36,Neha,Desai,28,India
37,Nikhil,Patel,36,India
38,Nisha,Shah,32,India
39,Nitish,Kumar,29,India
40,Pooja,Singh,26,India
41,Pranav,Choudhury,24,India
42,Priya,Mehra,37,India
43,Rahul,Verma,28,India
44,Riya,Saxena,31,India
45,Rohan,Sharma,33,India
46,Ruchi,Agarwal,30,India
47,Sahil,Chopra,27,India
48,Sakshi,Singh,25,India
49,Samir,Reddy,39,India
50,Sanya,Gupta,29,India
51,Sarika,Joshi,42,India
52,Shreya,Rao,28,India
53,Siddharth,Mishra,31,India
54,Sneha,Desai,29,India
55,Sourav,Patel,37,India
56,Swati,Shah,33,India
57,Tanvi,Kumar,30,India
58,Varun,Choudhury,26,India
59,Vidya,Mehra,24,India
60,Vikas,Verma,38,India
61,Vrinda,Saxena,29,India
62,Yash,Sharma,34,India
63,Yamini,Agarwal,31,India
64,Yuvraj,Chopra,27,India
65,Zara,Singh,25,India
67,Michael,Smith,32,USA
68,Emily,Johnson,28,USA
69,David,Brown,45,USA
70,Lisa,Miller,29,USA
71,James,Anderson,37,USA
72,Sarah,Williams,24,USA
73,Robert,Jones,31,USA
74,Mary,Davis,40,USA
75,John,Wilson,26,USA
76,Jennifer,Moore,35,USA
77,William,Taylor,28,USA
78,Linda,Clark,33,USA
79,Charles,Hall,30,USA
80,Patricia,White,39,USA
81,Matthew,Lee,27,USA
82,Ashley,Harris,36,USA
83,Joseph,Martin,34,USA
84,Jessica,King,25,USA
85,Daniel,Johnson,41,USA
86,Karen,Miller,32,USA
87,Mark,Thompson,29,USA
88,Elizabeth,Thomas,28,Canada
89,Andrew,Lee,35,Canada
90,Kimberly,Wong,31,Canada
91,Joshua,Chan,27,Canada
92,Amanda,Li,24,Canada
93,Christopher,Wilson,39,Canada
94,Michelle,Smith,30,Canada
95,Ryan,Brown,38,Canada
96,Nicole,Johnson,26,Canada
97,Justin,Williams,33,Canada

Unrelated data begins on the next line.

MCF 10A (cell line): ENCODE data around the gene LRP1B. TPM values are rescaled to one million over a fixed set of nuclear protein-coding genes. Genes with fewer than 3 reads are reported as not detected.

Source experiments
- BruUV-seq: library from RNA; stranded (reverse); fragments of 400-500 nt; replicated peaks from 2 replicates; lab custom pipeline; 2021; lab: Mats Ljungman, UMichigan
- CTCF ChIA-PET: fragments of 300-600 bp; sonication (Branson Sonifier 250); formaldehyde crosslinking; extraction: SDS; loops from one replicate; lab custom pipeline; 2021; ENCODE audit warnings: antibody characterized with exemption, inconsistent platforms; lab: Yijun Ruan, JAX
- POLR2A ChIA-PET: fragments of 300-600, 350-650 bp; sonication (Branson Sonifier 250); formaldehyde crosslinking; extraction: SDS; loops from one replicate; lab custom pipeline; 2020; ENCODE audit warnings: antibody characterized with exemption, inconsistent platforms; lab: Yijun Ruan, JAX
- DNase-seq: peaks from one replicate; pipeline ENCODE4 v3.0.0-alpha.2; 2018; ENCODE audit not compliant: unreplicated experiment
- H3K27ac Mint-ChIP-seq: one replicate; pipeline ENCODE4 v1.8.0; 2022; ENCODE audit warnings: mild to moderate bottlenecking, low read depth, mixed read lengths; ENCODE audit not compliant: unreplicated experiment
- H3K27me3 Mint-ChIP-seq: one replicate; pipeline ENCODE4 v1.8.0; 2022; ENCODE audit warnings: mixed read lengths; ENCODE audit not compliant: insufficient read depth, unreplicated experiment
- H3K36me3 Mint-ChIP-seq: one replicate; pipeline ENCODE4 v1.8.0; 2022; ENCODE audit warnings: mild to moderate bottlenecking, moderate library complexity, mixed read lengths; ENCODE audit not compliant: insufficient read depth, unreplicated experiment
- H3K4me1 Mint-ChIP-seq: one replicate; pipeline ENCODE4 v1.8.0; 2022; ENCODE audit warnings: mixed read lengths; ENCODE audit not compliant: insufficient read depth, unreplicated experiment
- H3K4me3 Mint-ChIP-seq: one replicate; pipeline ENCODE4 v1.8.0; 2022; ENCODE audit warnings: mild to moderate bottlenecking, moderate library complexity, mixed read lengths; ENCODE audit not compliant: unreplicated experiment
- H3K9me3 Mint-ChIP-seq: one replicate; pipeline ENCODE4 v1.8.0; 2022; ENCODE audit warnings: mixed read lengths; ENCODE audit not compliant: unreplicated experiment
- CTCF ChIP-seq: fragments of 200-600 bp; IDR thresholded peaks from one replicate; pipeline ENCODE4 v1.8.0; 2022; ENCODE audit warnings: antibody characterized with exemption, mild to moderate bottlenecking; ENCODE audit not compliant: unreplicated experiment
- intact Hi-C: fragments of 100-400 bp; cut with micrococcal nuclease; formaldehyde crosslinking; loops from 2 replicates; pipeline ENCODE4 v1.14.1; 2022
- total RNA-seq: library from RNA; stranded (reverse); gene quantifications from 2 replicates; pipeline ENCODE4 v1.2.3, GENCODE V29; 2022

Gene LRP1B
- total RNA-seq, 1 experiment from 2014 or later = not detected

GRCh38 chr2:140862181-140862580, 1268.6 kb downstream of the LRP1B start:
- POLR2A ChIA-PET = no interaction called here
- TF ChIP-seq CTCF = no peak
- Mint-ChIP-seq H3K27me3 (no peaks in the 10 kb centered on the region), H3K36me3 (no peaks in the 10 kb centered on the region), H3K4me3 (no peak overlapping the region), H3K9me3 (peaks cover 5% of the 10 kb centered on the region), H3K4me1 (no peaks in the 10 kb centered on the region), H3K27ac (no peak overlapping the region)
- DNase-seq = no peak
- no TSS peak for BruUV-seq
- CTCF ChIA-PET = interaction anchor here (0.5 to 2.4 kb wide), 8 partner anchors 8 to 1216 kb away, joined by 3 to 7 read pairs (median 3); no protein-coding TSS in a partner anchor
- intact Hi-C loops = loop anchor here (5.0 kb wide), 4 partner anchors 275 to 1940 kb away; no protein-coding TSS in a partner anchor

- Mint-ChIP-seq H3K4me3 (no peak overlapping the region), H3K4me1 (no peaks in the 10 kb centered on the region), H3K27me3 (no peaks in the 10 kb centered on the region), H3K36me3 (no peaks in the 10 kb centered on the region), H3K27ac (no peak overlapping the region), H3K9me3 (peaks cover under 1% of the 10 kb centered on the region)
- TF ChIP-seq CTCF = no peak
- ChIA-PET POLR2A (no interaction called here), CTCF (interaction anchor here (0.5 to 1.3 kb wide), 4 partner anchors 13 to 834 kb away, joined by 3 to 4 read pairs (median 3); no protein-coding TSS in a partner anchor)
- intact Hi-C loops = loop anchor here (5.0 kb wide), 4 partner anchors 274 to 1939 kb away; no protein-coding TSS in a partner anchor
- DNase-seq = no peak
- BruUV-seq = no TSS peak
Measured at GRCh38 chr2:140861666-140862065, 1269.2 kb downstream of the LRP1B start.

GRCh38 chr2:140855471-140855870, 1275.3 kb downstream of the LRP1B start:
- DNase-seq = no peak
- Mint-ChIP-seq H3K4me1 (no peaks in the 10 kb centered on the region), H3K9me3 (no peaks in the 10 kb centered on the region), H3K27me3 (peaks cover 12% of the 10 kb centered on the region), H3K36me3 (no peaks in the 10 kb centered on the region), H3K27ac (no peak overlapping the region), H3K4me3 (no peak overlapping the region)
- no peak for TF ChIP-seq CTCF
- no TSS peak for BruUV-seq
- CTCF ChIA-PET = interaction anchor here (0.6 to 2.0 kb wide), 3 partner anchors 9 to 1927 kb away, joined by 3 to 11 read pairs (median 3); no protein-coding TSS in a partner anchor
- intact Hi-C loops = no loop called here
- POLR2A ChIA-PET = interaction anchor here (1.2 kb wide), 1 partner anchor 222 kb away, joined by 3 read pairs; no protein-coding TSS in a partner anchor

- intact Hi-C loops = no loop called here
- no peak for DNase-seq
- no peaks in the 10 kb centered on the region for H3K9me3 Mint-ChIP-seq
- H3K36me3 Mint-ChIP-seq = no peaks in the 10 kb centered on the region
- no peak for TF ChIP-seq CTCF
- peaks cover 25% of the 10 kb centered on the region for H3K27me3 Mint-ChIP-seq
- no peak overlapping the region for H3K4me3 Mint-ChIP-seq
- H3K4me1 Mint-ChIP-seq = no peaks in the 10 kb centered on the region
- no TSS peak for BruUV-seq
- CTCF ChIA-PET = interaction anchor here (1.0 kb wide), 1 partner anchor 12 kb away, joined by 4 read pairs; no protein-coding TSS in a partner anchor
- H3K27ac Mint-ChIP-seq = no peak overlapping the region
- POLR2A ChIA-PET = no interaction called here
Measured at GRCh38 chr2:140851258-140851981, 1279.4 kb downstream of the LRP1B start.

98,Melissa,Jones,37,Canada
99,Daniel,Nguyen,29,Canada
100,Emily,Tran,34,Canada
101,Brandon,Evans,27,Canada
102,Sophia,Garcia,31,UK
103,Oliver,Smith,28,UK
104,Amelia,Johnson,45,UK
105,Harry,Williams,32,UK
106,AVA,Jones,29,UK

Uploading Data to Amazon S3

  1. Open the AWS Management Console and navigate to the S3 service.
  2. Create a new S3 bucket and note its name for later use.
  3. Upload the sample_data.csv file into the bucket.

Data Analysis with Amazon Athena

Creating a New Table in Athena

To create a data source, database, and table using the Amazon Athena query, you can follow these steps:

  1. Open the Amazon Athena console in the AWS Management Console.
  2. In the query editor, you will first need to create a database. Run the following query to create a database:
CREATE DATABASE IF NOT EXISTS amity_data_symposium;

3. Once the database is created, you can switch to the database by selecting it from the drop-down list in the Athena console or by running the following query:

USE amity_data_symposium;

Now you can create the table by running the query you have. Make sure the S3 bucket and folder path is correct:

CREATE EXTERNAL TABLE IF NOT EXISTS sample_data (
customer_id INT,
first_name STRING,
last_name STRING,
age INT,
country STRING
)
ROW FORMAT DELIMITED
FIELDS TERMINATED BY ','
LOCATION 's3://amity-university-data-symposium-2023/'
TBLPROPERTIES (
'skip.header.line.count'='1'
);

That’s it! You have created a data source (Amazon S3 bucket), a database, and a table in Amazon Athena.